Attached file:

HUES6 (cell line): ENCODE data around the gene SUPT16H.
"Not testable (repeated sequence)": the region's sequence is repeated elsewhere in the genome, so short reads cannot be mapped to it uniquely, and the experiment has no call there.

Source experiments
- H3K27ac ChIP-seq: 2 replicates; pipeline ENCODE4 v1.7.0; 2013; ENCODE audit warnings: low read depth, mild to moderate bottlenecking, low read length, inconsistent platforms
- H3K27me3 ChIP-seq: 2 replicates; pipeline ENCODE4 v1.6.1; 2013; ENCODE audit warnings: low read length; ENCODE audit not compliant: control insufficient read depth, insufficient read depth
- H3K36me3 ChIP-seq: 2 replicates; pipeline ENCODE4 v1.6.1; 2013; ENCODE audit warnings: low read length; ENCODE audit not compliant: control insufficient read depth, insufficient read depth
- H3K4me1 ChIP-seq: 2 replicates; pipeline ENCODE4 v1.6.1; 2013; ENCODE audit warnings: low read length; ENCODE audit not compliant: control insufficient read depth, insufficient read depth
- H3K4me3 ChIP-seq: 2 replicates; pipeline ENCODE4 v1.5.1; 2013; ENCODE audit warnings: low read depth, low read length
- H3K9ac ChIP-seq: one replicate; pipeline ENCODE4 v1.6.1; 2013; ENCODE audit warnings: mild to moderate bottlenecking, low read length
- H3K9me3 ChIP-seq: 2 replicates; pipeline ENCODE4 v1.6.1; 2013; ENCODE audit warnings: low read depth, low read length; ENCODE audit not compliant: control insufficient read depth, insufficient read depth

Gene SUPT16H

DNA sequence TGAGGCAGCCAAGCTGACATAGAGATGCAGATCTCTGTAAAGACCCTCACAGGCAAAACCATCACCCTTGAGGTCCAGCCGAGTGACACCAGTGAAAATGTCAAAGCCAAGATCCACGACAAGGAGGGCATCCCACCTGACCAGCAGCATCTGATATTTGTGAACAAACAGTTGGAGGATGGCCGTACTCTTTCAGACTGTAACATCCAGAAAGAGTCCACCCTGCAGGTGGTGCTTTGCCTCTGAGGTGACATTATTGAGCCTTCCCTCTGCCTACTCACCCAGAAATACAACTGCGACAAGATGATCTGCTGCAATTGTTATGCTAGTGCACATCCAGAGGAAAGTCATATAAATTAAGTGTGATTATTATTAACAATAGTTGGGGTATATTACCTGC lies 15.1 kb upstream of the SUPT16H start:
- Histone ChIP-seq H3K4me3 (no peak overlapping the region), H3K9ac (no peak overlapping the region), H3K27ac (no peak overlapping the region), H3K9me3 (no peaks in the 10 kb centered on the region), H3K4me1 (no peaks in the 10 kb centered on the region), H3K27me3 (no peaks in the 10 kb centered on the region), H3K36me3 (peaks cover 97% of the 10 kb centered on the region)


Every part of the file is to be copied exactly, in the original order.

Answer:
HUES6 (cell line): ENCODE data around the gene SUPT16H.
"Not testable (repeated sequence)": the region's sequence is repeated elsewhere in the genome, so short reads cannot be mapped to it uniquely, and the experiment has no call there.

Source experiments
- H3K27ac ChIP-seq: 2 replicates; pipeline ENCODE4 v1.7.0; 2013; ENCODE audit warnings: low read depth, mild to moderate bottlenecking, low read length, inconsistent platforms
- H3K27me3 ChIP-seq: 2 replicates; pipeline ENCODE4 v1.6.1; 2013; ENCODE audit warnings: low read length; ENCODE audit not compliant: control insufficient read depth, insufficient read depth
- H3K36me3 ChIP-seq: 2 replicates; pipeline ENCODE4 v1.6.1; 2013; ENCODE audit warnings: low read length; ENCODE audit not compliant: control insufficient read depth, insufficient read depth
- H3K4me1 ChIP-seq: 2 replicates; pipeline ENCODE4 v1.6.1; 2013; ENCODE audit warnings: low read length; ENCODE audit not compliant: control insufficient read depth, insufficient read depth
- H3K4me3 ChIP-seq: 2 replicates; pipeline ENCODE4 v1.5.1; 2013; ENCODE audit warnings: low read depth, low read length
- H3K9ac ChIP-seq: one replicate; pipeline ENCODE4 v1.6.1; 2013; ENCODE audit warnings: mild to moderate bottlenecking, low read length
- H3K9me3 ChIP-seq: 2 replicates; pipeline ENCODE4 v1.6.1; 2013; ENCODE audit warnings: low read depth, low read length; ENCODE audit not compliant: control insufficient read depth, insufficient read depth

Gene SUPT16H

DNA sequence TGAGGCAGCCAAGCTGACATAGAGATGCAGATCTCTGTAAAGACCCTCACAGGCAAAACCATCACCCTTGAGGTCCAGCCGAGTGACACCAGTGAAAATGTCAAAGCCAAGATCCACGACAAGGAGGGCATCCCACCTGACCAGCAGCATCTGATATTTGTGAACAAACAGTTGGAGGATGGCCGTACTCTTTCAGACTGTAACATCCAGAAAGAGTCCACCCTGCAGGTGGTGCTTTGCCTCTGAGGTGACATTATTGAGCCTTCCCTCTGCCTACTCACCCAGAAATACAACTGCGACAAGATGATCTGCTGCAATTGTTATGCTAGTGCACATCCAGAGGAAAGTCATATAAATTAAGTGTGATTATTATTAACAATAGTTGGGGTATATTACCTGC lies 15.1 kb upstream of the SUPT16H start:
- Histone ChIP-seq H3K4me3 (no peak overlapping the region), H3K9ac (no peak overlapping the region), H3K27ac (no peak overlapping the region), H3K9me3 (no peaks in the 10 kb centered on the region), H3K4me1 (no peaks in the 10 kb centered on the region), H3K27me3 (no peaks in the 10 kb centered on the region), H3K36me3 (peaks cover 97% of the 10 kb centered on the region)